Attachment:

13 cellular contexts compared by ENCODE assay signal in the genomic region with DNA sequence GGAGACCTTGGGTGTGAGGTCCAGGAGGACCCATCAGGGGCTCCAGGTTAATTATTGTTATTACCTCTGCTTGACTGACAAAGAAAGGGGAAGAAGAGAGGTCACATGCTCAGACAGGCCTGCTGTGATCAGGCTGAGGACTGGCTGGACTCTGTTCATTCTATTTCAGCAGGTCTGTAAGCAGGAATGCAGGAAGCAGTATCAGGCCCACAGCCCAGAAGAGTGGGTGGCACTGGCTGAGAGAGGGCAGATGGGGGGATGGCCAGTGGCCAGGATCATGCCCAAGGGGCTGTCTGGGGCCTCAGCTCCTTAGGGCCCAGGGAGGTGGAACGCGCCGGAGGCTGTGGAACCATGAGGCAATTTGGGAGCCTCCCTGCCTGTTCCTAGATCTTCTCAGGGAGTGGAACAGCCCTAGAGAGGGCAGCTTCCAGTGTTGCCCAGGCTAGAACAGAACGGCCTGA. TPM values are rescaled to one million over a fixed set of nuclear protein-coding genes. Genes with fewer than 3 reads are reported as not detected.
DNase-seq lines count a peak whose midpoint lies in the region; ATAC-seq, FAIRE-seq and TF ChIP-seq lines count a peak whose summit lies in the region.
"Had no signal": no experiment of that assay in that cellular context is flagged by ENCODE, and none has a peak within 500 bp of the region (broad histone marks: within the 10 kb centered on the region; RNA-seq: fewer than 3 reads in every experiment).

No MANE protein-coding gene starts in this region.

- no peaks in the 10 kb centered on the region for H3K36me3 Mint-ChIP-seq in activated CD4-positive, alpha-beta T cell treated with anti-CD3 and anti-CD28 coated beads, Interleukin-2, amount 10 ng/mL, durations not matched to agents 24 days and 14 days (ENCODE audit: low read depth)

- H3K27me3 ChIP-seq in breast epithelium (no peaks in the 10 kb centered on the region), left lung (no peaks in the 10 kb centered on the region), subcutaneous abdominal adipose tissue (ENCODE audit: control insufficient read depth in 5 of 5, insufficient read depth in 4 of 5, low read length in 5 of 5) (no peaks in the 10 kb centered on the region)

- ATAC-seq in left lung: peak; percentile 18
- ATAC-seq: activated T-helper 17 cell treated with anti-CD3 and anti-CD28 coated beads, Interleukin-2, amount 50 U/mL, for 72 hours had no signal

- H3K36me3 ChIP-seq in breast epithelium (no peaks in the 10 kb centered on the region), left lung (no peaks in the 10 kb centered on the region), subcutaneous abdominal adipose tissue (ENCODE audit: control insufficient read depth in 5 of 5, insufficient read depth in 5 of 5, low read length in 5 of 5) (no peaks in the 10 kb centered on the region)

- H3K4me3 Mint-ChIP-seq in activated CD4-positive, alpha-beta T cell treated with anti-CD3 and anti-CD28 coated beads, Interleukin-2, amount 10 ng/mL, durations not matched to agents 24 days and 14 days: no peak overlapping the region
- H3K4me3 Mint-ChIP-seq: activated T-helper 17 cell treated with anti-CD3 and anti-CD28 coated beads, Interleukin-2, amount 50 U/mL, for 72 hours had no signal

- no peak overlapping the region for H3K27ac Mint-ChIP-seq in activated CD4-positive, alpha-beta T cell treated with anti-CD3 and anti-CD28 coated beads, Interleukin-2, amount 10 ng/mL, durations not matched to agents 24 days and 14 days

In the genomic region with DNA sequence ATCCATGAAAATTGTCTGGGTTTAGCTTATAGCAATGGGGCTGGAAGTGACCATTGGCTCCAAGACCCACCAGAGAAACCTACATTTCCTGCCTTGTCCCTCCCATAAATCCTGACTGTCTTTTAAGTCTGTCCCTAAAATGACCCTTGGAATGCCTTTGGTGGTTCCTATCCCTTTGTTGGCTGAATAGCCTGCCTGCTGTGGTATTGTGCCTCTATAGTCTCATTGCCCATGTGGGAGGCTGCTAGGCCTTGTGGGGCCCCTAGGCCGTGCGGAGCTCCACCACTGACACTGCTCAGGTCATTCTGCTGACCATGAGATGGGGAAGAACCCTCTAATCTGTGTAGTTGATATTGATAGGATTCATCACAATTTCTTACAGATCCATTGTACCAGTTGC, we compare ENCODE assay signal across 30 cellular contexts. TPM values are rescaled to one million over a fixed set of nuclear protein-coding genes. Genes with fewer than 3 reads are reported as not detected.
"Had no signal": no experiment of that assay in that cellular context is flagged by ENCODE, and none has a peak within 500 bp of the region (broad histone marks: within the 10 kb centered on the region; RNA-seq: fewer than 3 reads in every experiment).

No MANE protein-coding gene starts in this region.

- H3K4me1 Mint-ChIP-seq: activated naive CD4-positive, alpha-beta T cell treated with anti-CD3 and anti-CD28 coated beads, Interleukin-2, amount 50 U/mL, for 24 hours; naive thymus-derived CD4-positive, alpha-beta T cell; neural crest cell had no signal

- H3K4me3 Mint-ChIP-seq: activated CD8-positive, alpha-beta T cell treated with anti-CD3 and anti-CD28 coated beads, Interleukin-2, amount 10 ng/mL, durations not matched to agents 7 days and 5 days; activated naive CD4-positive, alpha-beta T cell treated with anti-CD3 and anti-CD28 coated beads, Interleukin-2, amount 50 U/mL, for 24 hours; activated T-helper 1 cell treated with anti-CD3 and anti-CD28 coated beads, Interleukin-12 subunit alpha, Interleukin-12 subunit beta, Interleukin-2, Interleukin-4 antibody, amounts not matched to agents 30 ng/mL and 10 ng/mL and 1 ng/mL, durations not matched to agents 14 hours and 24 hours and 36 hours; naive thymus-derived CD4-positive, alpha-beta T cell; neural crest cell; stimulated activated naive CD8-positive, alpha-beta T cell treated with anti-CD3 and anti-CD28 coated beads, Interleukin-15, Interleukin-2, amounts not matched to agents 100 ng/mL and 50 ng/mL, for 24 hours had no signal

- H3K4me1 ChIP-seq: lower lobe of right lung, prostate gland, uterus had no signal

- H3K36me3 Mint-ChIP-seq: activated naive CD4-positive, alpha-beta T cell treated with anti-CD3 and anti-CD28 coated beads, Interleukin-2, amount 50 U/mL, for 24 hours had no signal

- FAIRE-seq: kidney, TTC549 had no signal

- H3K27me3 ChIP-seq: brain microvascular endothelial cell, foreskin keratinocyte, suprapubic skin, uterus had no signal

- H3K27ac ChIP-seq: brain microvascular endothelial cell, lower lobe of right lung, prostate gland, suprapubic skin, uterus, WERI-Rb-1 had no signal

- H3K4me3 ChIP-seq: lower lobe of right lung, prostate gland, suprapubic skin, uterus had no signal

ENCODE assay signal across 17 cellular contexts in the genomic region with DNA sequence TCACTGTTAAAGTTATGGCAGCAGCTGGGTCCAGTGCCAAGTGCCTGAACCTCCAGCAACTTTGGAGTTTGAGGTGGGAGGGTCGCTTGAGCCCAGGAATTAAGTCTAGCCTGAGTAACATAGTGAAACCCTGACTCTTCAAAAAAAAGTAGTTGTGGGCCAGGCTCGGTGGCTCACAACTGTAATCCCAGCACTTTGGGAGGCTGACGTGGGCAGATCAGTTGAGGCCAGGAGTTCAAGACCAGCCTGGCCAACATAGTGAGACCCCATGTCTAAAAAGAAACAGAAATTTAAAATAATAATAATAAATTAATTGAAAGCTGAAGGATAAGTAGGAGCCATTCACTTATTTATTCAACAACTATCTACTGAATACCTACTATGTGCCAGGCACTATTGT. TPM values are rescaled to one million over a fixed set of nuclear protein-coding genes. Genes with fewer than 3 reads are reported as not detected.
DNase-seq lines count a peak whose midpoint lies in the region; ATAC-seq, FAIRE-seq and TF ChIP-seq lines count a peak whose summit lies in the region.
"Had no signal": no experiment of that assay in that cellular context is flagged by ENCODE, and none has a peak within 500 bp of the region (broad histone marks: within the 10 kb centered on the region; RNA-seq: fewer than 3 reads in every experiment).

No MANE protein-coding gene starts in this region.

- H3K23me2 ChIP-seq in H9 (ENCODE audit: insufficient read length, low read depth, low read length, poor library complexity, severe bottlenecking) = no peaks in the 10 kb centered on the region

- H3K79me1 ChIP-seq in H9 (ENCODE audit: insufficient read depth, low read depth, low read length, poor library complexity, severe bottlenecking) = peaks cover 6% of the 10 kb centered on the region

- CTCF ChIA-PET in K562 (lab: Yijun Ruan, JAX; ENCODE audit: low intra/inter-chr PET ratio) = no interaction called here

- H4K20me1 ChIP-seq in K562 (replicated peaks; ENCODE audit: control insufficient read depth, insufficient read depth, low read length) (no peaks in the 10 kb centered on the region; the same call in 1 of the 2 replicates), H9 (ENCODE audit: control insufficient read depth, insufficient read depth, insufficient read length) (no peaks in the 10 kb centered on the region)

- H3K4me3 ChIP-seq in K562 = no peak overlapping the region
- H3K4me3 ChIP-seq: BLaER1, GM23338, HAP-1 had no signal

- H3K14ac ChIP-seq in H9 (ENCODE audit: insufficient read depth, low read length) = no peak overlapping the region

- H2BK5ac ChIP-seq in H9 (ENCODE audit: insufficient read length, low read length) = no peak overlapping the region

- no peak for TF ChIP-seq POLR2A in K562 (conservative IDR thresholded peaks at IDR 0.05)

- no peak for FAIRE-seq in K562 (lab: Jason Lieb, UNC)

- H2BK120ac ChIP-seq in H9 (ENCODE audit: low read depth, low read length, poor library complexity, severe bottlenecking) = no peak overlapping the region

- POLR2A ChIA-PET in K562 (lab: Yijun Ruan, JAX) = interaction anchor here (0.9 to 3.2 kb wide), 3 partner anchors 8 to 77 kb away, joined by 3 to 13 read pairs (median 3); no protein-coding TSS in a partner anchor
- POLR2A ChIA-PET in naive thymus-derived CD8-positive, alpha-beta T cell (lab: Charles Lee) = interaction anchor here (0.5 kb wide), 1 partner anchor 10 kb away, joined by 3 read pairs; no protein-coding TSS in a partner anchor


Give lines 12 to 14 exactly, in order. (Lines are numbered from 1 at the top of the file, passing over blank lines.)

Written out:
- no peak overlapping the region for H3K27ac Mint-ChIP-seq in activated CD4-positive, alpha-beta T cell treated with anti-CD3 and anti-CD28 coated beads, Interleukin-2, amount 10 ng/mL, durations not matched to agents 24 days and 14 days

In the genomic region with DNA sequence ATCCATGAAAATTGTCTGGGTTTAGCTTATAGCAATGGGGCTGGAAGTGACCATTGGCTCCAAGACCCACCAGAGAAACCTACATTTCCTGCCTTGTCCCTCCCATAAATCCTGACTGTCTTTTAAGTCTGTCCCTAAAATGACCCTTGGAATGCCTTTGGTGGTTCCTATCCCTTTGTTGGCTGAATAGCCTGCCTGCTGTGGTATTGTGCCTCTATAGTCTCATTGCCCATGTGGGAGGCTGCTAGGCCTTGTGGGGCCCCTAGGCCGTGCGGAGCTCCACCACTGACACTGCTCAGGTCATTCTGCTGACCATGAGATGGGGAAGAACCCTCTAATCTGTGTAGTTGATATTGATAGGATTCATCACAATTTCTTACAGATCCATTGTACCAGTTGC, we compare ENCODE assay signal across 30 cellular contexts. TPM values are rescaled to one million over a fixed set of nuclear protein-coding genes. Genes with fewer than 3 reads are reported as not detected.
"Had no signal": no experiment of that assay in that cellular context is flagged by ENCODE, and none has a peak within 500 bp of the region (broad histone marks: within the 10 kb centered on the region; RNA-seq: fewer than 3 reads in every experiment).